Vehicle users are willing to pay extra for self-driving cars


Self-driving cars may still be a year away from beating the road in big figures, but further analysis points customers are ready to pay up for the latest technology.

In fact, a review of 5,000 car owners around the globe discovered free-drive technology is a highlight many individuals are prepared to pay for, in some cases as much as $1,000 extra. “There is a vital subset of buyers who are willing to spend for full autonomy features illustrating that consumers see this more as a value-add rather than a required safety element, at least for now,” said Colin Bird, senior automotive technology critic for IHS Markit.

Right now, Tesla’s Enhanced Autopilot is the complete well-known driver-assist system allowing hands-free driving. It’s a $5,000 option that enables you to get your fingers off the wheel for a limited time. For $8,000 Tesla users can purchase a full self-driving system, though that technology is still being improved and has not yet been driven out to Tesla designs within an over-the-air software update.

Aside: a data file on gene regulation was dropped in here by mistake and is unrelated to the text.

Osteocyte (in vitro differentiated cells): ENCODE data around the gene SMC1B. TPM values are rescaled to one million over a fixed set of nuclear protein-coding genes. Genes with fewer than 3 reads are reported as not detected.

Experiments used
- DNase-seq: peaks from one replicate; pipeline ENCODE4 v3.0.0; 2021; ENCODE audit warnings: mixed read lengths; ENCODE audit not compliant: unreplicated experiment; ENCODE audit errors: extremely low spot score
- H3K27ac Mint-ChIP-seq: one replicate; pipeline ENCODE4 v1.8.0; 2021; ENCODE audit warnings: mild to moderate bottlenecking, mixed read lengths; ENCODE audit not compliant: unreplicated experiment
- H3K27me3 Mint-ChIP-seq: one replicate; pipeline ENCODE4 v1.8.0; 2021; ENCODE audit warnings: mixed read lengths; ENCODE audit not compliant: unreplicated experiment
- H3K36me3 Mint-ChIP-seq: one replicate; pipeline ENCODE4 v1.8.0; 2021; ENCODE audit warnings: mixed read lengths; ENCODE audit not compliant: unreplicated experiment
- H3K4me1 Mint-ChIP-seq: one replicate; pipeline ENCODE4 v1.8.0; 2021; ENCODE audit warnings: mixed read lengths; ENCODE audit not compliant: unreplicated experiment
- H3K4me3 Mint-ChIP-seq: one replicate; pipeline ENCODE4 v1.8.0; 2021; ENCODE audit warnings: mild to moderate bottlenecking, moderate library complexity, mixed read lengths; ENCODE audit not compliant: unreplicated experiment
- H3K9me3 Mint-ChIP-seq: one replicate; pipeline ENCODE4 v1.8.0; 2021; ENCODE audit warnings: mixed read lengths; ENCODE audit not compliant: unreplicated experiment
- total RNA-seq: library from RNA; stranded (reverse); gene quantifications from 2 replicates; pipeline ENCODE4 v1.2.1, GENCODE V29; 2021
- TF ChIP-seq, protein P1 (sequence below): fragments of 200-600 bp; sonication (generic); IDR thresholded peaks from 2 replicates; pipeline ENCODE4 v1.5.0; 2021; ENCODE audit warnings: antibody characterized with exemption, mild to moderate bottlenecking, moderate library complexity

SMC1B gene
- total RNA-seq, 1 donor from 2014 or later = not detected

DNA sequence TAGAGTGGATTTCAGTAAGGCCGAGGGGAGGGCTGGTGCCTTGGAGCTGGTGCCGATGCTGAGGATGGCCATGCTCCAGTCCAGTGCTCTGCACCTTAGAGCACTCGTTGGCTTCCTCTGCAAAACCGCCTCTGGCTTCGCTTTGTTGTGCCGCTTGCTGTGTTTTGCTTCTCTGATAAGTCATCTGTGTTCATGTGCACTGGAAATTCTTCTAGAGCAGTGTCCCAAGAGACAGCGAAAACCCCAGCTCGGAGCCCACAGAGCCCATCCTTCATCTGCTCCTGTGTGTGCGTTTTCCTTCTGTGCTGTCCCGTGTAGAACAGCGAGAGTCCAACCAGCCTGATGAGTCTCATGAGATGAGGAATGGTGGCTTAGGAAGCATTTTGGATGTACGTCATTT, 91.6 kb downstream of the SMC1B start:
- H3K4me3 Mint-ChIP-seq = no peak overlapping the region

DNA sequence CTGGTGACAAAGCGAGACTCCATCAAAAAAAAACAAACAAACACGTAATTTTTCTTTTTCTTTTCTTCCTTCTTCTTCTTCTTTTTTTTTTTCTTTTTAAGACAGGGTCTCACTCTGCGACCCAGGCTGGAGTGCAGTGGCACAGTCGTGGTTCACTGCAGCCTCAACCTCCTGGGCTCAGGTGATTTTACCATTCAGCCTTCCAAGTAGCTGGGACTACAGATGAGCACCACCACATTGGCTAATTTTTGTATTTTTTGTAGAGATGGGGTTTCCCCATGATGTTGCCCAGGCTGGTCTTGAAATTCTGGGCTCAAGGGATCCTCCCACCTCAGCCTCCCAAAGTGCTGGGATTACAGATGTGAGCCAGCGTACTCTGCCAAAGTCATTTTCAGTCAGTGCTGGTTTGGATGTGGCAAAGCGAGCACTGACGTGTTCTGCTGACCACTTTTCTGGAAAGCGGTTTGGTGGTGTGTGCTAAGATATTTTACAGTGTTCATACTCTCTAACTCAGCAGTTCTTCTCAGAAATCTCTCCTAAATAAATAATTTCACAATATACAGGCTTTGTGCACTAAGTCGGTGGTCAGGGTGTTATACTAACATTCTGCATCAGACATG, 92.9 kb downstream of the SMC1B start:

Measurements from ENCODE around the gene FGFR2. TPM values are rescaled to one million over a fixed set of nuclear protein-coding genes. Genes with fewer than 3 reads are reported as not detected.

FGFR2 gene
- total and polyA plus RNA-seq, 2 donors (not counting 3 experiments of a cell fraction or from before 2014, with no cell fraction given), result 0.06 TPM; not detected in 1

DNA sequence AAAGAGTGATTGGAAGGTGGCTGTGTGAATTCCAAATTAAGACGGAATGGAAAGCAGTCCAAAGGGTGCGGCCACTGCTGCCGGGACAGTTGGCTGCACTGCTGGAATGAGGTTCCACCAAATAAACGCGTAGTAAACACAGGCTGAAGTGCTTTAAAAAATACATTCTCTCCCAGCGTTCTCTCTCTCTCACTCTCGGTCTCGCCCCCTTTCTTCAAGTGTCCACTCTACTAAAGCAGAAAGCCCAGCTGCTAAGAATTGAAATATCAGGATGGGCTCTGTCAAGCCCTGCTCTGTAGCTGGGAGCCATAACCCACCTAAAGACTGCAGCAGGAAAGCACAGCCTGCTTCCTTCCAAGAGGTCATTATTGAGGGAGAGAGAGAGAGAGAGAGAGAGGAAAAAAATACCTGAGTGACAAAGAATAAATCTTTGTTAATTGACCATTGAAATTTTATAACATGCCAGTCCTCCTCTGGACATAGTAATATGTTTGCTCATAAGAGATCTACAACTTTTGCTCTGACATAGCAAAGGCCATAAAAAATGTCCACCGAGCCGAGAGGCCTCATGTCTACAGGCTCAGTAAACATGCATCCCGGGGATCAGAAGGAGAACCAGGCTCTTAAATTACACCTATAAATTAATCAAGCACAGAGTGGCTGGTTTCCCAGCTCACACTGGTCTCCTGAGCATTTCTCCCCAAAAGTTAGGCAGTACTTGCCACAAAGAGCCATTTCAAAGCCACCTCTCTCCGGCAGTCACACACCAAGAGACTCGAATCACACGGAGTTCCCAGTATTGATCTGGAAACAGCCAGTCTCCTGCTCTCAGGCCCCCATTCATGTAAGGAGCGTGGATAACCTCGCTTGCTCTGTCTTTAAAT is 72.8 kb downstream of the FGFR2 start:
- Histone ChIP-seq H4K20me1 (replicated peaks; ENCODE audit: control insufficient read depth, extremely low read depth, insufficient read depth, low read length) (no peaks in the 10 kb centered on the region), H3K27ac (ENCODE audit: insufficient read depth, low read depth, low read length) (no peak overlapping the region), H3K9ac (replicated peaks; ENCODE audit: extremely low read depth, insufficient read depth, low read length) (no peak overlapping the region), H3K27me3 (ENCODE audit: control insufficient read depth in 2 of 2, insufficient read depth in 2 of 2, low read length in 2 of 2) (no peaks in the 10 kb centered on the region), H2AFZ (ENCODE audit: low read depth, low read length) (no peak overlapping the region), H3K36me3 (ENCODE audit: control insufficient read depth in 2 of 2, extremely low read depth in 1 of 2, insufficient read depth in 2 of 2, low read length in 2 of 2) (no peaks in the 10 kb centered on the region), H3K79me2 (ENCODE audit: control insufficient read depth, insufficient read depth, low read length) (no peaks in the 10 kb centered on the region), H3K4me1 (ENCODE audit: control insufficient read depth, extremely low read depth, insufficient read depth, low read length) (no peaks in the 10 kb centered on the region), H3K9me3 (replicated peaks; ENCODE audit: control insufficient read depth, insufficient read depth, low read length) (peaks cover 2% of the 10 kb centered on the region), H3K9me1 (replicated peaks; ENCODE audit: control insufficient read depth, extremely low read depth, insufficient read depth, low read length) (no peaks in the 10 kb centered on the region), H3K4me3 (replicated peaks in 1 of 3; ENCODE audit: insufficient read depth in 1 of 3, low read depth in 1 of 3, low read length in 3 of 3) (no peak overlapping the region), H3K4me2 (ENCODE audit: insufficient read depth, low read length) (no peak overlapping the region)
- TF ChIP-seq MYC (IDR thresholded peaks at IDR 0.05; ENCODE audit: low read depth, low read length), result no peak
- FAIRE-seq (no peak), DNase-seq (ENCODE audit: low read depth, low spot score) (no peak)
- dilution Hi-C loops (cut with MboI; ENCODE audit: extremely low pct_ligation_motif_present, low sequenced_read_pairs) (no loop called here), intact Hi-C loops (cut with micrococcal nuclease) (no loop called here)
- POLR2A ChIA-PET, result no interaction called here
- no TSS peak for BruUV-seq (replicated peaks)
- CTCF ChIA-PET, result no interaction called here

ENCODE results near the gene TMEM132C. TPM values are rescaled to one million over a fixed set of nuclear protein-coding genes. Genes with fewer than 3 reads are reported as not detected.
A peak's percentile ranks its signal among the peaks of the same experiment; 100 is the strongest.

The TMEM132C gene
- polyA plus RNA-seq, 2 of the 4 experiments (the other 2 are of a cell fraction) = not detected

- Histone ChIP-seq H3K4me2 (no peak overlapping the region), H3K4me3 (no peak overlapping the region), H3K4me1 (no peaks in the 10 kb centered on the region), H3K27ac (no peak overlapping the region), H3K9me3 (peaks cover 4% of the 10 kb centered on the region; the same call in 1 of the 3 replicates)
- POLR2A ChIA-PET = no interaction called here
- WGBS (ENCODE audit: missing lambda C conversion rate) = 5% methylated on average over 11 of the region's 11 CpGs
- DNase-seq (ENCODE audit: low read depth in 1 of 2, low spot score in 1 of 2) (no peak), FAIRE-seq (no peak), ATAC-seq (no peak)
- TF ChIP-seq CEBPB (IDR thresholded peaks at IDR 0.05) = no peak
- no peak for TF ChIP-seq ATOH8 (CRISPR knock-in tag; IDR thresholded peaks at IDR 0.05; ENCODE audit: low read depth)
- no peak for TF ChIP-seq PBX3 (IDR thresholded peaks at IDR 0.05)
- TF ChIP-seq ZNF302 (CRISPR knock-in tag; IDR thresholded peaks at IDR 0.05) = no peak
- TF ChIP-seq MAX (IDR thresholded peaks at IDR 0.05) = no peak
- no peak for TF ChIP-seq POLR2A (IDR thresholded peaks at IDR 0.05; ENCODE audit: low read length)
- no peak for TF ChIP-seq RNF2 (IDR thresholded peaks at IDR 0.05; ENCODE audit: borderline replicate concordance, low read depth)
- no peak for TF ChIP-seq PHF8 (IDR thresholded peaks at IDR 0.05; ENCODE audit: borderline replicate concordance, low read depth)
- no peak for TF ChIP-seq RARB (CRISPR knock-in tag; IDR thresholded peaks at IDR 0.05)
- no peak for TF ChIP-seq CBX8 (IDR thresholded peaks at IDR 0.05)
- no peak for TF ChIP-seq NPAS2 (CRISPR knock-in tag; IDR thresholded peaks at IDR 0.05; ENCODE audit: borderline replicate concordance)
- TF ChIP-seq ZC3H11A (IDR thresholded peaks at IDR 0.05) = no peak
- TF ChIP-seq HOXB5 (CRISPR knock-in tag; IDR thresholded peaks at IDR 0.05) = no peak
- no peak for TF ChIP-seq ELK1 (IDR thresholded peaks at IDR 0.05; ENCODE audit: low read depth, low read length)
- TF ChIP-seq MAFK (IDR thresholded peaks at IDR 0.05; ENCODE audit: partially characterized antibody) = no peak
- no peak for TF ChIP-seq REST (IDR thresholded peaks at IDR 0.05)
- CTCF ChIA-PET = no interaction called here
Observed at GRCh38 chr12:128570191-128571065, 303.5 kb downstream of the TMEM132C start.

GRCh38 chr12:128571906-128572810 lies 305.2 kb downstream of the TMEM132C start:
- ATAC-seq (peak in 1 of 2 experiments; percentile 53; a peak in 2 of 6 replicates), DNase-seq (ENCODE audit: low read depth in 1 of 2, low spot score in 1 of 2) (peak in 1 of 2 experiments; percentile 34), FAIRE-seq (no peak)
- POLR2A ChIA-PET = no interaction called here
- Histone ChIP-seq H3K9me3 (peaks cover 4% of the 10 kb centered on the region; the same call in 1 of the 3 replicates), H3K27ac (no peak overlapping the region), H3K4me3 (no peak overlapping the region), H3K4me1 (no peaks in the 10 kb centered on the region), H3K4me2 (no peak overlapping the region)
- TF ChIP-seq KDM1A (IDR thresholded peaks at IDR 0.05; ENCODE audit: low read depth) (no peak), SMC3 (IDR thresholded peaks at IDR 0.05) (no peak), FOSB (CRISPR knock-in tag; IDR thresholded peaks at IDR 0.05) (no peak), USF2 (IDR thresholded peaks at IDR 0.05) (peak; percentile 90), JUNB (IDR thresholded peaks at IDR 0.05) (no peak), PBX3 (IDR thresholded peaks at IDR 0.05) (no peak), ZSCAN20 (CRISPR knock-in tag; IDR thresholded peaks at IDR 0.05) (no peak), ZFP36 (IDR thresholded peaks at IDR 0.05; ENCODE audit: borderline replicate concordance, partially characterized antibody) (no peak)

Tesla does not say how many clients have paid for Enhanced Autopilot technology. At the meantime, Cadillac will introduce its new Super Cruise technology in CT6 models for those like to pay an extra $2,500. Super Cruise will let you ride hands-free on the roadway.

Over time, rates are assumed to fall as more wheels come with autonomous-drive technology. But at least originally, users are registering they will spend to take their hands off the wheel. How much more depends on where they reside.

According to IHS Markit, car clients in the U.S. are prepared to pay an extra $780 for full autonomy technology. By contrast, those in Germany would spend $1,016, while those examined in China would only pay an extra $555, on average.

In the U.S., just over half of those observed showed they want full autonomy technology in their next car or truck.